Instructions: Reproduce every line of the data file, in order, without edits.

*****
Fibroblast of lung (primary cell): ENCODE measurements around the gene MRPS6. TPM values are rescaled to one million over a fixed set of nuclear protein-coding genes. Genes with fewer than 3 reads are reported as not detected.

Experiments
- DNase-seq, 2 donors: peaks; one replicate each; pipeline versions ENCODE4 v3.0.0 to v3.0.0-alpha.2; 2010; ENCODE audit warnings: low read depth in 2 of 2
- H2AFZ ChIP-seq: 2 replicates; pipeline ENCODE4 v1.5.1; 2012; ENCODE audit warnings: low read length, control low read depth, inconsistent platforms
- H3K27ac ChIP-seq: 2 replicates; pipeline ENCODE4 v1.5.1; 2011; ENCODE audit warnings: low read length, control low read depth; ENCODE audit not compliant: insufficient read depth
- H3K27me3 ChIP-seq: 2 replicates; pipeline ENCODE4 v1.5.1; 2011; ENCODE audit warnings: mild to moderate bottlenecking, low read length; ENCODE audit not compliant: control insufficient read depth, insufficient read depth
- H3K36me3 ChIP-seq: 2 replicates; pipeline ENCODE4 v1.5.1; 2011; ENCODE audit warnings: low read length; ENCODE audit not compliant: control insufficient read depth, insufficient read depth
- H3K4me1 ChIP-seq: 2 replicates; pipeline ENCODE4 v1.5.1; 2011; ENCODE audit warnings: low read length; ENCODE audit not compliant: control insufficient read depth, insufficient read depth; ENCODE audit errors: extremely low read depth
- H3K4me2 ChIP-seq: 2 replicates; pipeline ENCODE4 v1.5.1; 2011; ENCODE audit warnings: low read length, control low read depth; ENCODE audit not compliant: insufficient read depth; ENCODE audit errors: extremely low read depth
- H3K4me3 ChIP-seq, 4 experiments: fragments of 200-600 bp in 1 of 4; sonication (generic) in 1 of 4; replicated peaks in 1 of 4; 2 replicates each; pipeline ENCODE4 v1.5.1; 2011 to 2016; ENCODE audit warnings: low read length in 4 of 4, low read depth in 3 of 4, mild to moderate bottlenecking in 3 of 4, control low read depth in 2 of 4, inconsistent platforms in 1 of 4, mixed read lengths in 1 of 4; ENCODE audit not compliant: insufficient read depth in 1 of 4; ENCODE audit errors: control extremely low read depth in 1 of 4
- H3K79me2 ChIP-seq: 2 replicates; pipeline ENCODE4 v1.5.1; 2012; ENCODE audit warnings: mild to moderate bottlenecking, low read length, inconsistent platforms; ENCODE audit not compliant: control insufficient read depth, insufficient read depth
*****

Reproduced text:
Fibroblast of lung (primary cell): ENCODE measurements around the gene MRPS6. TPM values are rescaled to one million over a fixed set of nuclear protein-coding genes. Genes with fewer than 3 reads are reported as not detected.

Experiments
- DNase-seq, 2 donors: peaks; one replicate each; pipeline versions ENCODE4 v3.0.0 to v3.0.0-alpha.2; 2010; ENCODE audit warnings: low read depth in 2 of 2
- H2AFZ ChIP-seq: 2 replicates; pipeline ENCODE4 v1.5.1; 2012; ENCODE audit warnings: low read length, control low read depth, inconsistent platforms
- H3K27ac ChIP-seq: 2 replicates; pipeline ENCODE4 v1.5.1; 2011; ENCODE audit warnings: low read length, control low read depth; ENCODE audit not compliant: insufficient read depth
- H3K27me3 ChIP-seq: 2 replicates; pipeline ENCODE4 v1.5.1; 2011; ENCODE audit warnings: mild to moderate bottlenecking, low read length; ENCODE audit not compliant: control insufficient read depth, insufficient read depth
- H3K36me3 ChIP-seq: 2 replicates; pipeline ENCODE4 v1.5.1; 2011; ENCODE audit warnings: low read length; ENCODE audit not compliant: control insufficient read depth, insufficient read depth
- H3K4me1 ChIP-seq: 2 replicates; pipeline ENCODE4 v1.5.1; 2011; ENCODE audit warnings: low read length; ENCODE audit not compliant: control insufficient read depth, insufficient read depth; ENCODE audit errors: extremely low read depth
- H3K4me2 ChIP-seq: 2 replicates; pipeline ENCODE4 v1.5.1; 2011; ENCODE audit warnings: low read length, control low read depth; ENCODE audit not compliant: insufficient read depth; ENCODE audit errors: extremely low read depth
- H3K4me3 ChIP-seq, 4 experiments: fragments of 200-600 bp in 1 of 4; sonication (generic) in 1 of 4; replicated peaks in 1 of 4; 2 replicates each; pipeline ENCODE4 v1.5.1; 2011 to 2016; ENCODE audit warnings: low read length in 4 of 4, low read depth in 3 of 4, mild to moderate bottlenecking in 3 of 4, control low read depth in 2 of 4, inconsistent platforms in 1 of 4, mixed read lengths in 1 of 4; ENCODE audit not compliant: insufficient read depth in 1 of 4; ENCODE audit errors: control extremely low read depth in 1 of 4
- H3K79me2 ChIP-seq: 2 replicates; pipeline ENCODE4 v1.5.1; 2012; ENCODE audit warnings: mild to moderate bottlenecking, low read length, inconsistent platforms; ENCODE audit not compliant: control insufficient read depth, insufficient read depth